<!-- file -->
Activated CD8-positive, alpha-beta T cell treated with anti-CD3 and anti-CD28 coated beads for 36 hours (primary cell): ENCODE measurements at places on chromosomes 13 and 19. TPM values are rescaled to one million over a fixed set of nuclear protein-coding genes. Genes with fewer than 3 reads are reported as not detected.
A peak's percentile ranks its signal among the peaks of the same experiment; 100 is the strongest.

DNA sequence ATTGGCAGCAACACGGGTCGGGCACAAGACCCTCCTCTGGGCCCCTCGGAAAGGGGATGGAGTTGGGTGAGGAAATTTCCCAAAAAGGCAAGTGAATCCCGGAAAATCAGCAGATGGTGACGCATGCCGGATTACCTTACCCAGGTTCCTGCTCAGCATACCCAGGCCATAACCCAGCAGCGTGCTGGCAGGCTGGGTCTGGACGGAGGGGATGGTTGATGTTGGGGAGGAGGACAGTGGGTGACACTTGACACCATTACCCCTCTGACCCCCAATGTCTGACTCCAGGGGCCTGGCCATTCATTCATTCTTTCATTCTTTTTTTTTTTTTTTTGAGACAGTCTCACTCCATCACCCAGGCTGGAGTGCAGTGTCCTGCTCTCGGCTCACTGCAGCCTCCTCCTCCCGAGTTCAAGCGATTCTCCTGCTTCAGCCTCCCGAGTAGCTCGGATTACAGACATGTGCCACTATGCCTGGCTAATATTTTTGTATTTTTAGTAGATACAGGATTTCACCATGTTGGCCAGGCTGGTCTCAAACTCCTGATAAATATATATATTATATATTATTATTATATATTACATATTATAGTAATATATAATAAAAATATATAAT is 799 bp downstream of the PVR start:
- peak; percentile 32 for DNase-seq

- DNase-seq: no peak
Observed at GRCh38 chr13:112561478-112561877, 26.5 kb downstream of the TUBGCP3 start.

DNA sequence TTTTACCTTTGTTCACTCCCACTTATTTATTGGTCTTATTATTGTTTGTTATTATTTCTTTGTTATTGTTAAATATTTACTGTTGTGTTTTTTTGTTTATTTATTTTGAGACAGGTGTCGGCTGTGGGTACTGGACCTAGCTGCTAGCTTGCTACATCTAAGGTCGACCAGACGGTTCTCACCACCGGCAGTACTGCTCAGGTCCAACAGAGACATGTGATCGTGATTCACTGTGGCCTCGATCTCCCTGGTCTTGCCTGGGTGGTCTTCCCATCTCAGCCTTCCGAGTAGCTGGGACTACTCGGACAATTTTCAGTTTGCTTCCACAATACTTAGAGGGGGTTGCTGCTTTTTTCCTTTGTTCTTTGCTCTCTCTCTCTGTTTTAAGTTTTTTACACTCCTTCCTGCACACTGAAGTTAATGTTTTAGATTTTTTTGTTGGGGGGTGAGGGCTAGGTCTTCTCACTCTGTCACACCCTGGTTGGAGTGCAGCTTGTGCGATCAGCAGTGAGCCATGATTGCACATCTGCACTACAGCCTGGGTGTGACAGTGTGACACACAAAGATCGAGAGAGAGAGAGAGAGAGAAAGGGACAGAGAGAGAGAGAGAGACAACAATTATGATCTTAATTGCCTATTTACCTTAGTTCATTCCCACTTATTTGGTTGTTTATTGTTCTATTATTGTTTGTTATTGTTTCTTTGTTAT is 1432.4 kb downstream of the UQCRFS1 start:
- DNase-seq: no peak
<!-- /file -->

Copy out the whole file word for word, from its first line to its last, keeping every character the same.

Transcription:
Activated CD8-positive, alpha-beta T cell treated with anti-CD3 and anti-CD28 coated beads for 36 hours (primary cell): ENCODE measurements at places on chromosomes 13 and 19. TPM values are rescaled to one million over a fixed set of nuclear protein-coding genes. Genes with fewer than 3 reads are reported as not detected.
A peak's percentile ranks its signal among the peaks of the same experiment; 100 is the strongest.

DNA sequence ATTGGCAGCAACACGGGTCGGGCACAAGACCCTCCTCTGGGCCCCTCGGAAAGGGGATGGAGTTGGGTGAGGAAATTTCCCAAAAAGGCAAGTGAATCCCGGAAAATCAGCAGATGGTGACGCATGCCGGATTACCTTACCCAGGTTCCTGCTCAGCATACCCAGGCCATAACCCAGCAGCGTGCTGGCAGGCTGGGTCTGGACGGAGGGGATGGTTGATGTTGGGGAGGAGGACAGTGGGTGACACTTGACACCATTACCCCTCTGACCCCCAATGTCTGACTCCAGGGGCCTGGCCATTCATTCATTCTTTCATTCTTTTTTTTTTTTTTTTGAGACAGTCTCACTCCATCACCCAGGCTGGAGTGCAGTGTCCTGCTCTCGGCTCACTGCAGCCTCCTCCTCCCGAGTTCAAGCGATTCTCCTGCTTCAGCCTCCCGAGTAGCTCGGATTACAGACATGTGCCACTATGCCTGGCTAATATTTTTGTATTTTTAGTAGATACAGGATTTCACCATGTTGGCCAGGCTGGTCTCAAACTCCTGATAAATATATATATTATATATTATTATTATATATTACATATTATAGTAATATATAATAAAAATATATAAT is 799 bp downstream of the PVR start:
- peak; percentile 32 for DNase-seq

- DNase-seq: no peak
Observed at GRCh38 chr13:112561478-112561877, 26.5 kb downstream of the TUBGCP3 start.

DNA sequence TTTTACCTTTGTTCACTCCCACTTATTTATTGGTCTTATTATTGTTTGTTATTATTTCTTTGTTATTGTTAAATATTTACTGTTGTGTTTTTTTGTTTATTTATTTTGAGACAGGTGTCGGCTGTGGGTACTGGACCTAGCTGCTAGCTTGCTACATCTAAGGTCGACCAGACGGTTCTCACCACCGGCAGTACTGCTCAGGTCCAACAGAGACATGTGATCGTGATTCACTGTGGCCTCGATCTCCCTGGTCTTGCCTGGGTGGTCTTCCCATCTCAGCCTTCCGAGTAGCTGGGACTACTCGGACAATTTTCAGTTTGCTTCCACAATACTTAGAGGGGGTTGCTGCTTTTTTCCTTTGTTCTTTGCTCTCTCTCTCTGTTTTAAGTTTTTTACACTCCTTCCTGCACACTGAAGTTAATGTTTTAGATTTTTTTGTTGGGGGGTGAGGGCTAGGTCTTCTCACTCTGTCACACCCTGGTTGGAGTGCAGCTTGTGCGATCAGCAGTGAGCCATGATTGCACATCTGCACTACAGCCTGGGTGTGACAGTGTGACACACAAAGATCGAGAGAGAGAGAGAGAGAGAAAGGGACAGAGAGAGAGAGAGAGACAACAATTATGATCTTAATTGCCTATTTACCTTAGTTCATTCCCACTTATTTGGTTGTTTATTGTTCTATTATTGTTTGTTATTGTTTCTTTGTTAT is 1432.4 kb downstream of the UQCRFS1 start:
- DNase-seq: no peak